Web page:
Castle Island

Boston Harbor view of Castle IslandCastle Island has it all - cool breezes on hot summer days, great views of the USS Constitution turnaround cruise each July, a historic fort, and grassy slopes for frisbee games and picnics. 

Best of all, you can walk or bike there from South Boston.

More about why you'll love visiting Castle Island

 

Boston Harbor Islands Map

Boston Harbor Islands National Recreational Area MapThis map, courtesy of the U.S. Fish and Wildlife Service, shows the 32 islands and 2 coastal peninsulas belonging to the Boston Harbor Islands National Recreational Area created in 1997. 

The islands dot Boston's Inner and Outer Harbors. 

In size, they range from less than an acre to over 200 acres. 

The Harbor Islands had military and strategic importance to Boston and the United States from Colonial times through World War II. 

 

Trivia Quiz: Name the Boston Harbor Islands

Through the years, some former Harbor Islands have become connected to the mainland, especially around Boston Logan Airport, while landfill has turned others into peninsulas.  In case you're curious, here's a complete list of current islands and peninsulas

  • Bumpkin Island
  • Button Island
  • Calf Island
  • Castle Island
  • Deer Island
  • Gallops Island
  • Georges Island
  • Grape Island
  • Great Brewster Island
  • Green Island
  • Hangman Island
  • Langlee Island
  • Little Brewster Island
  • Little Calf Island
  • Long Island
  • Lovells Island
  • Middle Brewster Island
  • Moon Island
  • Nixes Mate
  • Noddle's Island
  • Outer Brewster Island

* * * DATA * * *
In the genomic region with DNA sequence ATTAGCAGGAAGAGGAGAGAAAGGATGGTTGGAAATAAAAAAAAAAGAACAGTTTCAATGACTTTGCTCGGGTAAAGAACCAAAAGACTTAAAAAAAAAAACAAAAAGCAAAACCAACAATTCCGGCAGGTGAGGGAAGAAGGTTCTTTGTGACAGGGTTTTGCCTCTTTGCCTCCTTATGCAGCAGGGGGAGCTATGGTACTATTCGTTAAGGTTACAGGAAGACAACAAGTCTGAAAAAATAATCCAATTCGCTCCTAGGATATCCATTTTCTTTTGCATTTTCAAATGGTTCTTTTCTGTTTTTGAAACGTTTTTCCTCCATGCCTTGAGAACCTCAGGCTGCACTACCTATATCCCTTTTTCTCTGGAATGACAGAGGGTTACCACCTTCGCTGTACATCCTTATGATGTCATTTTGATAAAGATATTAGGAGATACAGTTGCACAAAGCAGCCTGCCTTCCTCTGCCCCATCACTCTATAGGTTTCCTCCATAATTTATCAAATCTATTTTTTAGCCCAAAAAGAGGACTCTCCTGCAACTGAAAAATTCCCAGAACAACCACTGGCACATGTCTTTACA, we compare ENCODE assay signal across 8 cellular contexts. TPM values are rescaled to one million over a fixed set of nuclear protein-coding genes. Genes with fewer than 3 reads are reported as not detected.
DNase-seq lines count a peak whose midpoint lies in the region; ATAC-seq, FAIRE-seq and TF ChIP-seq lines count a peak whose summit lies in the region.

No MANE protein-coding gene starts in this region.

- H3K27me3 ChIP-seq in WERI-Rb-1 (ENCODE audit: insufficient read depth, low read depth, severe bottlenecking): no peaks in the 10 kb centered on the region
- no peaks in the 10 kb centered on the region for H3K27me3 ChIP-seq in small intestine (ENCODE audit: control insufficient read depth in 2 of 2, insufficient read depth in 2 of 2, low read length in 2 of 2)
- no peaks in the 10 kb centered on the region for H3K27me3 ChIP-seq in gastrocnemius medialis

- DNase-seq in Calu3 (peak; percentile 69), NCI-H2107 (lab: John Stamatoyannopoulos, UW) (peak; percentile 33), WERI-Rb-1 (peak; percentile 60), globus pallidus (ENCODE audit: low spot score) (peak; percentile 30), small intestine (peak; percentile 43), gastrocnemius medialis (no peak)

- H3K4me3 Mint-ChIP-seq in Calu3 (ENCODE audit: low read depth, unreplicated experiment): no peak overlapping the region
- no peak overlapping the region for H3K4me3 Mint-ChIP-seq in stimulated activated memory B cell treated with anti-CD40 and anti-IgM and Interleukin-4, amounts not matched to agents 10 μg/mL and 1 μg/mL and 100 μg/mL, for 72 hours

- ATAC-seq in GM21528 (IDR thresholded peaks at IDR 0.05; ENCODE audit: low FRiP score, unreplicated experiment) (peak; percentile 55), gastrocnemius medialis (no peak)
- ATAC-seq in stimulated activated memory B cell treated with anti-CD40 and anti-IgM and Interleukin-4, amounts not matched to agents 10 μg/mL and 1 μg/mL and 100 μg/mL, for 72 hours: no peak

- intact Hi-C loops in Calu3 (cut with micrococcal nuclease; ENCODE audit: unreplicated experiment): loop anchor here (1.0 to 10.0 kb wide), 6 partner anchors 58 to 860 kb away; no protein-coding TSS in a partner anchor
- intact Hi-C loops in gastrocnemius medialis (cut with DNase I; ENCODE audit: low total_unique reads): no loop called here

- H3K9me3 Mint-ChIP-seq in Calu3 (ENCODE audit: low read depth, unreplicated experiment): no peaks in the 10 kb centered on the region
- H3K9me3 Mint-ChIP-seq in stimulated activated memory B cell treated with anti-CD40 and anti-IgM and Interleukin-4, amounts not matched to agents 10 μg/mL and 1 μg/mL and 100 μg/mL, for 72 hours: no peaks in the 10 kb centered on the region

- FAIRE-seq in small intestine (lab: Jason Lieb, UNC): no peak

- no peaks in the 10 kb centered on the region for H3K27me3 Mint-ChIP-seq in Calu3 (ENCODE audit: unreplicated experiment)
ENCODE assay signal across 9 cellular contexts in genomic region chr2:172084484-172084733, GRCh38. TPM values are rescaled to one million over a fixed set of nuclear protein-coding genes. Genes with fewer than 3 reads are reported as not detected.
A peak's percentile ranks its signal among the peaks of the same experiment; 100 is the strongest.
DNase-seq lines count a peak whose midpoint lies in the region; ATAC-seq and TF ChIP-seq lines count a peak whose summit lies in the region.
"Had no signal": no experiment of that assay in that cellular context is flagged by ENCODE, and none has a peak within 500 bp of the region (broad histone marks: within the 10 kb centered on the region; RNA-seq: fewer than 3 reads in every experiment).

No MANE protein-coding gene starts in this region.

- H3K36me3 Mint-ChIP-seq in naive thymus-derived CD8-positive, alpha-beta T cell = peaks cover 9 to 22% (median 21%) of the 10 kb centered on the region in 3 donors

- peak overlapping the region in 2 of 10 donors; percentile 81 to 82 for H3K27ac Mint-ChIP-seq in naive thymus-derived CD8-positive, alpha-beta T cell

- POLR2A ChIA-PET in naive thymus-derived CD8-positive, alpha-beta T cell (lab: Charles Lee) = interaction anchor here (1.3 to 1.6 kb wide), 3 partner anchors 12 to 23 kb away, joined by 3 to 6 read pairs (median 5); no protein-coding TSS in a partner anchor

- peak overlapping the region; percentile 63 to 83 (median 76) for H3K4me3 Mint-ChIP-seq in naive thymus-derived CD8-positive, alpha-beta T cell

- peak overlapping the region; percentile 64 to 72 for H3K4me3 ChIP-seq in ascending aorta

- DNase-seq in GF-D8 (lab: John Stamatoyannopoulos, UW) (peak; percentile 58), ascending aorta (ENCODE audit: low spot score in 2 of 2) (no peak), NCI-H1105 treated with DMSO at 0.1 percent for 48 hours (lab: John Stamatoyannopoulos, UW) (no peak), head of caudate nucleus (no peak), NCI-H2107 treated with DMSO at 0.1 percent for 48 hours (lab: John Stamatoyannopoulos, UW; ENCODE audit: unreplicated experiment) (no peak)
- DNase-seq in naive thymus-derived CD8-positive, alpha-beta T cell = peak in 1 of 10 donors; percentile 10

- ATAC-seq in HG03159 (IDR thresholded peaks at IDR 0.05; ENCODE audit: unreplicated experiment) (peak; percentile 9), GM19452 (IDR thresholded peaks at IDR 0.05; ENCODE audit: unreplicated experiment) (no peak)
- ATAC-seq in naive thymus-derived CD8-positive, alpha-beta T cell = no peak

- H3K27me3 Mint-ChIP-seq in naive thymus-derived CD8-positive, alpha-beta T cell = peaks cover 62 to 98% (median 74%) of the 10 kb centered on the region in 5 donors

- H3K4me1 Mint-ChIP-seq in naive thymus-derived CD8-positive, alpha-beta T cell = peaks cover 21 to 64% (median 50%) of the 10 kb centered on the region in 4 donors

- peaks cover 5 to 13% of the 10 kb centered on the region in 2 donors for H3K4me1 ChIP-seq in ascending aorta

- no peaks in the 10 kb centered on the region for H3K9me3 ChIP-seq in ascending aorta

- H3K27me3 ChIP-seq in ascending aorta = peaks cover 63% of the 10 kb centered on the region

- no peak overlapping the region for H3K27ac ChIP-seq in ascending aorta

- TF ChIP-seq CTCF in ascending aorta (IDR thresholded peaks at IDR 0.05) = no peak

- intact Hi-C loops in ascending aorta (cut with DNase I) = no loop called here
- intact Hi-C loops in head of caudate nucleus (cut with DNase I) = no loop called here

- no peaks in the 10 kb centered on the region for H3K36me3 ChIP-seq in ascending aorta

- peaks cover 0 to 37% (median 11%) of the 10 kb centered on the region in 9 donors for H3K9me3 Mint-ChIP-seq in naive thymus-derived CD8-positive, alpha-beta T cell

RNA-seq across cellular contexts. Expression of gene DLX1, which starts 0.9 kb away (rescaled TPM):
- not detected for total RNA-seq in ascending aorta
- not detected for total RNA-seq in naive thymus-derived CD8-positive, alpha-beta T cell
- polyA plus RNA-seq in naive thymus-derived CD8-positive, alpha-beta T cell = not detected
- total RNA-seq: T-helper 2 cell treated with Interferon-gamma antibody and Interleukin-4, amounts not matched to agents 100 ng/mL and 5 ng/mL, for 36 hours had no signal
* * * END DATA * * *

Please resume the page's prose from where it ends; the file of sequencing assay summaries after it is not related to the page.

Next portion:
• Peddocks Island
  • Raccoon Island
  • Ragged Island
  • Rainsford Island
  • Sarah Island
  • Shag Rocks
  • Sheep Island
  • Slate Island
  • Snake Island
  • Spectacle Island
  • Spinnaker Island
  • The Graves
  • Thompson Island


Spectacle Island

Boston Harbor Islands ferries stop first at Spectacle Island

This 121-acre island opened to the public only in 2006 after a rather infamous previous life as a City of Boston garbage dump followed by a stint as a Big Dig landfill.  

View from Spectacle Island of other Boston Harbor Islands - photo copyright 2009 D. Baron
View from Spectacle Island - Photo courtesy of D. Baron

Now that the almost 4 million cubic tons of Central Artery / Tunnel debris dumped there have been capped, 2 beaches created, and 28,000 trees, shrubs, and vines installed, Spectacle Island is the new "gateway" to the Boston Harbor Islands.

However, you can still see traces of Spectacle Islands history in the beautiful bits of sea glass and pottery scattered across the sandy beach.

If you haven't visited this island before, get off the ferry and explore.  You'll find a new solar-powered Visitors Center complete with rocking chairs on the veranda, cafe, marina, a gorgeous beach with lifeguards, showers, and changing areas - so bring your swimsuit and a towel!

Spectacle Island also has 5 miles of hiking trails going up to the island's highest point, where you'll enjoy spectacular views of the Boston skyline and waterfront.